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Top GOP senator: Republicans should keep concerns about Trump ‘within the family’

Top GOP senator: Republicans should keep concerns about Trump ‘within the family’
© Victoria Sarno Jordan

The Senate's third-ranking Republican ripped his retiring colleagues for their criticisms of President Trump.

In an interview with NPR’s David Greene, Sen. John ThuneJohn Randolph ThuneGOP split on counteroffer to Biden's spending Senate GOP dismayed by vote to boot Cheney Top Democrat: FCC actions are a 'potential setback' to autonomous vehicles MORE (R-S.D.) said that it would have been better if Sens. Bob CorkerRobert (Bob) Phillips CorkerCheney set to be face of anti-Trump GOP How leaving Afghanistan cancels our post-9/11 use of force The unflappable Liz Cheney: Why Trump Republicans have struggled to crush her  MORE (R-Tenn.) and Jeff FlakeJeffrey (Jeff) Lane FlakeThe Hill's 12:30 Report - Presented by Facebook - Republican reactions to Cheney's removal Flake: No greater offense than honesty in today's Republican Party Cheney set to be face of anti-Trump GOP MORE (R-Ariz.) had expressed their criticisms of Trump in private, rather than in public.

“I think that there are always going to be differences of opinion and disagreements, and that’s true in any family,” Thune said. “But I just think it’s better if you can keep those in-the-family feuds and fights within the family.”

Corker has publicly feuded with Trump, exchanging insults with the president via Twitter, and Flake used his retirement announcement this week to slam the president and the divisive political climate Trump has caused.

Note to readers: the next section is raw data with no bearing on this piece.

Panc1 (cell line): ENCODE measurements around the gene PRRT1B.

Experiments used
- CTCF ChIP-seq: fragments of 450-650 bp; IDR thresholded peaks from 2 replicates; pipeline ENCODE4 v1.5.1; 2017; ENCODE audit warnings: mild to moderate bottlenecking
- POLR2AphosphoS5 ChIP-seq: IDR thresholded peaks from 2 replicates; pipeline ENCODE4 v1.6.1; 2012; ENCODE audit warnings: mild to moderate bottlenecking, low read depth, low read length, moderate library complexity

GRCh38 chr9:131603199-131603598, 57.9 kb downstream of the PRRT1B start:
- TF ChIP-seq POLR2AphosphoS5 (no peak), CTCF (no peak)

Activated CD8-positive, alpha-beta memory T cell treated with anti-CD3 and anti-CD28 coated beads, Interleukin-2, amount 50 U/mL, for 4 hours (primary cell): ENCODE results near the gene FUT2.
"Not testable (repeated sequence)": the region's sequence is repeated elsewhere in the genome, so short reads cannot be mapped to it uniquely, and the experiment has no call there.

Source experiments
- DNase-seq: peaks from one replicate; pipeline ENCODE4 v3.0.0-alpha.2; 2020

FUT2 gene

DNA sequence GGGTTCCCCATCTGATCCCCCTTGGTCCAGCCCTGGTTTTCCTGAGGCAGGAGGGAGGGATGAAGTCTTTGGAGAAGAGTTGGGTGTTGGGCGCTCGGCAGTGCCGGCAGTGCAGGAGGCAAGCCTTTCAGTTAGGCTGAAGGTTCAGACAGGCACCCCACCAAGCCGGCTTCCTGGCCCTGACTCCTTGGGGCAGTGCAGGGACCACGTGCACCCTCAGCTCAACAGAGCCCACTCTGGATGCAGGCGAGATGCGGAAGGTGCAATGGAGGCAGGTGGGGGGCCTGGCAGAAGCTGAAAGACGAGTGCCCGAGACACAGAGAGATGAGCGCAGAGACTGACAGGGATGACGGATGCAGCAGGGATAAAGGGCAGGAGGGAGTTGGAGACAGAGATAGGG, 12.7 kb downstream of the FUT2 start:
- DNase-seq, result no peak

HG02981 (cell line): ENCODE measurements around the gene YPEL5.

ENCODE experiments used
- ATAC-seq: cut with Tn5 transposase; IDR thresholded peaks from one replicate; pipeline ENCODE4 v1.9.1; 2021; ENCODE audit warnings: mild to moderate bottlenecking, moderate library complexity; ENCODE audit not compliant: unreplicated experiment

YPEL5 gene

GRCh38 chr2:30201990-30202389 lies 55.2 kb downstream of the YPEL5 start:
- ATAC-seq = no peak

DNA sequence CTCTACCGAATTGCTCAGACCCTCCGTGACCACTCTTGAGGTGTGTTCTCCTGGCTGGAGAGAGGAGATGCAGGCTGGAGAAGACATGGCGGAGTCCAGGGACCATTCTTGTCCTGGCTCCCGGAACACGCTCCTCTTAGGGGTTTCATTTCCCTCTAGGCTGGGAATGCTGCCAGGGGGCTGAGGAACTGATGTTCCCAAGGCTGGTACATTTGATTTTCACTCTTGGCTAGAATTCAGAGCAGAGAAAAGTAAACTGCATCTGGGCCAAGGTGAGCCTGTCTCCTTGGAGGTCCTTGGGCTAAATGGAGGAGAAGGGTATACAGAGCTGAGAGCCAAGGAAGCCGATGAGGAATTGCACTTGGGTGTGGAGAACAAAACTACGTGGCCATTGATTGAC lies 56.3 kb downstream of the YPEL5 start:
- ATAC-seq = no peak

Thune called for Trump to withdraw from the presidential race after the release of the "Access Hollywood" tape from 2005 showing the then-candidate making lewd comments about women, but told NPR that now that Trump has been elected, lawmakers who are not retiring need to do their best to make headway on their agenda.

“Those of us who are still here have a responsibly to do the best job we can to try and get results,” he said.

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Thune also spoke about the challenge of adjusting to Trump’s leadership style, particularly his use of Twitter to share information.

“I think the president has an entirely different style, unlike anything we’ve seen before,” Thune said. “I’m not a big fan, frankly, of his use of social media platforms to get his message out, but many people are very active on social media platforms and a lot of them get their information that way and so that’s how he communicates.”